I read with interest and appreciation the comments on the View from the Q blog about what not to do with respect to Performance Management.
I have encountered reporting situations and the ultimate result is that more energy and effort is spent on creating a convincing report than on attending to the task at hand.
While this applies to any management initiative, I will use quality as an example.
Imagine that you are an independent used car salesman, and you have a car of questionable and uncertain capabilities. It may or may not be a lemon.
If you were to use this vehicle for a cross-country trip taken by your family members, consider the extent to which you would go to ensure safety and reliability. No cost would be spared and no effort would be too great to protect your loved ones from harm. I refer to this as “legitimate quality”.
Now, being a proprietor of a business, you have to sell this used car before it consumes your inventory and becomes a burdensome cost. In order to convince a prospective customer of its value, a series of convincing checks and inspections are made and passed with full check marks. Additional enhancements are made to give the impression of superior quality (paint touch-ups, adjusted odometer, over-inflation of tires so that “kicking the tires” returns a firm response). I refer to this as “contrived quality”.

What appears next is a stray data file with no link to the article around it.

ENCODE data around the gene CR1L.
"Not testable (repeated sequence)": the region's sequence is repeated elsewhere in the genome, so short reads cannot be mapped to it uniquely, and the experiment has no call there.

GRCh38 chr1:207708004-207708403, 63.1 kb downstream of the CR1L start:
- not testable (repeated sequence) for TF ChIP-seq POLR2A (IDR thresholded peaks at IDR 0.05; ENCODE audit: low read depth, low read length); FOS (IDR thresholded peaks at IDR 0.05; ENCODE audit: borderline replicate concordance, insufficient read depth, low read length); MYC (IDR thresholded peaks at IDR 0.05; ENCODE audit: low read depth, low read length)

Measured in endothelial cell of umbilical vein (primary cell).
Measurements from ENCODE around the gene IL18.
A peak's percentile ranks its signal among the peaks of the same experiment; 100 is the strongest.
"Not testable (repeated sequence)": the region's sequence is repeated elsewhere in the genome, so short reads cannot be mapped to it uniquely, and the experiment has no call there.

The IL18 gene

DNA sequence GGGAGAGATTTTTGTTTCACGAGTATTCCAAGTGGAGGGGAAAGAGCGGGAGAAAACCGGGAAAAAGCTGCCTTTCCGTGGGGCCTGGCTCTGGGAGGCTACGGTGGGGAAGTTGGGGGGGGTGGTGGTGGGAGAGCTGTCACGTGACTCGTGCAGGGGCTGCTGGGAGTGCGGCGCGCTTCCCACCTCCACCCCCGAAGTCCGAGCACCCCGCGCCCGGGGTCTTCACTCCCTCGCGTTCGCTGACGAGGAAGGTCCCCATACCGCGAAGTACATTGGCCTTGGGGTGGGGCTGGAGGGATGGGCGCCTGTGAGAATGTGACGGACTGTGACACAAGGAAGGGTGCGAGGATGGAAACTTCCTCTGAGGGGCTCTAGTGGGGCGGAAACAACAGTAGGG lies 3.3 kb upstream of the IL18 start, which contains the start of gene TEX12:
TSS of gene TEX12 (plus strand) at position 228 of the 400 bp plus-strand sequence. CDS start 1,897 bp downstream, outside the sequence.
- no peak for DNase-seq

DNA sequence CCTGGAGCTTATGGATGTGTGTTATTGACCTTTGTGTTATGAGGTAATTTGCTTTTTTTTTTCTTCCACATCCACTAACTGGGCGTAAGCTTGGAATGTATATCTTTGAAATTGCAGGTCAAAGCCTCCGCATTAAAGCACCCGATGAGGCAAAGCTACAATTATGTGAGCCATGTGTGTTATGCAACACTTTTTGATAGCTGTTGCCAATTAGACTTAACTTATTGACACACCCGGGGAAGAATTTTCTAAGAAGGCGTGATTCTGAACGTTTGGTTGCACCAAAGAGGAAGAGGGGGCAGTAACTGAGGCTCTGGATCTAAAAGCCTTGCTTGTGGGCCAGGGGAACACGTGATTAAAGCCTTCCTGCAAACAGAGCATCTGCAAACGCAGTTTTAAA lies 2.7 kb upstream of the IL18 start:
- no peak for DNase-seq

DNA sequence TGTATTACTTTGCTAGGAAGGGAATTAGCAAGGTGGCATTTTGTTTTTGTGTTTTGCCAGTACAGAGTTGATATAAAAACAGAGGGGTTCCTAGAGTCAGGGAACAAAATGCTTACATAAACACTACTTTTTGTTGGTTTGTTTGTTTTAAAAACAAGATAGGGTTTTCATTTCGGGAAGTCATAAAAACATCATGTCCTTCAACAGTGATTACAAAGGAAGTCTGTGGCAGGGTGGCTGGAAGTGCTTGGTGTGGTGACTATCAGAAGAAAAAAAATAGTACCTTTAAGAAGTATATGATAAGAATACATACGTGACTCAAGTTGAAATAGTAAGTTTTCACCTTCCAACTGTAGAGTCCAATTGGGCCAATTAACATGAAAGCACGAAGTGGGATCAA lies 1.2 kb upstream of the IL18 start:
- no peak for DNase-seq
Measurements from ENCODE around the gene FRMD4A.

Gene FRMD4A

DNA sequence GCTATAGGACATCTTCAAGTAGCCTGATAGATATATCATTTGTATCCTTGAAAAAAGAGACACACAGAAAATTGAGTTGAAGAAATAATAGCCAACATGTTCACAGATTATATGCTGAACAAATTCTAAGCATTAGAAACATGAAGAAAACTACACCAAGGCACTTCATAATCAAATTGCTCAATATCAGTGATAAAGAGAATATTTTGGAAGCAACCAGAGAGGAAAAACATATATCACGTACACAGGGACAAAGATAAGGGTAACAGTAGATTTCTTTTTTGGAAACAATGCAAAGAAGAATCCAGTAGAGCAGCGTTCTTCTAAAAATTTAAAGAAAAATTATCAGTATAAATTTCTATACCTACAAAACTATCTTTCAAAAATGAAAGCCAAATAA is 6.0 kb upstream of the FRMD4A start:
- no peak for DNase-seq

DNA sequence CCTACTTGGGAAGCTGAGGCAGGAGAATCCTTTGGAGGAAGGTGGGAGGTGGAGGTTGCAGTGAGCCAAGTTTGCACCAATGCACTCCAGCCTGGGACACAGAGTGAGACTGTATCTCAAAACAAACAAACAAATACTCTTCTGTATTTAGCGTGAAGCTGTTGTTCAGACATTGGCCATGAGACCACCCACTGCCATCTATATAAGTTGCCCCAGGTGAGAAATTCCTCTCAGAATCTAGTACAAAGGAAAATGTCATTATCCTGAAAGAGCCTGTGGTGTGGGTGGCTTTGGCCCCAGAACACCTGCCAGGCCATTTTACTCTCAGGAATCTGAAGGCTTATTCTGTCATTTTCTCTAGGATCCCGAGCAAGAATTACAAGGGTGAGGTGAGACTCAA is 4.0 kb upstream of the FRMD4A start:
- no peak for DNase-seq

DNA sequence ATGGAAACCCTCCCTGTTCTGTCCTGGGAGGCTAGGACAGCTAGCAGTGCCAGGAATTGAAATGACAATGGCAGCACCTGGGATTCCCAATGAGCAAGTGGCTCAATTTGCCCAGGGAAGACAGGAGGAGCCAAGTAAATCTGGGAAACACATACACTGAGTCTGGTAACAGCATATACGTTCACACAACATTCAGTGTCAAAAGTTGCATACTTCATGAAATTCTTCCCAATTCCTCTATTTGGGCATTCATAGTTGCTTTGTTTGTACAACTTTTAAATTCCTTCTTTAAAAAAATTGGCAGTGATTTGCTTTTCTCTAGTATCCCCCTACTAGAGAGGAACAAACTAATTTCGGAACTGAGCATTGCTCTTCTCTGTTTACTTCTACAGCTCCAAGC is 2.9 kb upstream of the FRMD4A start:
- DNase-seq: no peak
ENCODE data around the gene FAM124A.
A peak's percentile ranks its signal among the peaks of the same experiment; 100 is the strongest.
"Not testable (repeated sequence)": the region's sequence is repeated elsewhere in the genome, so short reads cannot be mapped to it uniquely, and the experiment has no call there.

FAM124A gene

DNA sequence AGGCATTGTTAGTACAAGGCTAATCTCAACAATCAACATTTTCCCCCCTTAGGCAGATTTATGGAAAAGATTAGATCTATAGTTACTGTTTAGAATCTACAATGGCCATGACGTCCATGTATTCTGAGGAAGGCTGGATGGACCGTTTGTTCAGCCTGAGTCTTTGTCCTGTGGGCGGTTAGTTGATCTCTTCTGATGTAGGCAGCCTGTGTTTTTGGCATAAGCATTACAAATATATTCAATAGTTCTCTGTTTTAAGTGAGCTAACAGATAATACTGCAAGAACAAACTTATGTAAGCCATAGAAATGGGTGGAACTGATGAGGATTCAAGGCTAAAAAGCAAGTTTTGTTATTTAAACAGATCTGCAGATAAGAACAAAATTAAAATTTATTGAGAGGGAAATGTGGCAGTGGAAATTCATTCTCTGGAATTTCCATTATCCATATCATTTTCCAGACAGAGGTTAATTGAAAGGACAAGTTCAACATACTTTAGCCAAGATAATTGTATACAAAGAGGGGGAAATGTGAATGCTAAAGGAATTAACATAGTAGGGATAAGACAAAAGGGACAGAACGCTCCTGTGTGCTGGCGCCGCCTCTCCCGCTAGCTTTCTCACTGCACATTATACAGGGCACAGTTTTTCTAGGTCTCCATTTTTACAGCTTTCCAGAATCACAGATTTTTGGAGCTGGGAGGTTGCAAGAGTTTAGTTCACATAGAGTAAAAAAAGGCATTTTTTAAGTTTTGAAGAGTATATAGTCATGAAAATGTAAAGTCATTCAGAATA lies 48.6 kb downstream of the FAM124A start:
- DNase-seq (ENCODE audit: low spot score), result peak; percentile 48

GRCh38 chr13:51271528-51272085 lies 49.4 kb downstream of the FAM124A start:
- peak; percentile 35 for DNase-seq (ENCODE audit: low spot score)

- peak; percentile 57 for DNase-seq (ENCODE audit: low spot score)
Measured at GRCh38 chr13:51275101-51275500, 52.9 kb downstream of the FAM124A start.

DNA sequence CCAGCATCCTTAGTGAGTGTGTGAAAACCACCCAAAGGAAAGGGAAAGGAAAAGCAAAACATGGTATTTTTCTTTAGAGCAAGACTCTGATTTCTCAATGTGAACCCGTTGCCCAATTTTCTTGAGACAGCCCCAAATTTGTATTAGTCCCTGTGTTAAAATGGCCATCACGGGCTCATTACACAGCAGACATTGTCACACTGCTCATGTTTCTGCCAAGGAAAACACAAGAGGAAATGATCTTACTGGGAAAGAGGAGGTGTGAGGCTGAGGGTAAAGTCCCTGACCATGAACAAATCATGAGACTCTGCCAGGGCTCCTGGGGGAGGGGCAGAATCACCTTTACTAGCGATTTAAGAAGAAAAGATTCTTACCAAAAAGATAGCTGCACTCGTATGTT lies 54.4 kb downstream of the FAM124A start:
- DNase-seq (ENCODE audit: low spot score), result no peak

Executives love their dashboards, but the culture will determine how they are used. If the culture is punitive, where “green” indicators are rewarded and “yellow” or “red” situations incite hostility and rebuke, then the implicit message is to conceal problems until they can be assigned elsewhere, deflecting blame and accountability. Comparative numbers will always be positive because baselines and references will be skewed to always reflect a “good news” story.
If the culture seeks and rewards legitimate quality and the identification and correction of root causes, then problems will be sought and recognized. Integrity will be championed and whistleblowers will not fear for their jobs or reputations, but appreciated as contributors to quality improvement.
The best data manipulators will eventually be caught and called out. People have an inherent pride in their work, and when they are constantly being asked to overlook or conceal findings and details, they will become jaded and cynical. In such situations, the “rats and weasels” will thrive and prosper, tainting the overall culture to adopt similar traits. “Eagles” will soar elsewhere.
The cultural differences between organizations that penalize and reprimand employees for reporting bad news, and those that embrace the opportunity for improvement are revealed over time by the order of magnitude in product and service quality and employee engagement.
What is our solution? Repel the contrived approach and always strive toward legitimacy and integrity. Work as if your family’s safety was dependent on your efforts and decisions.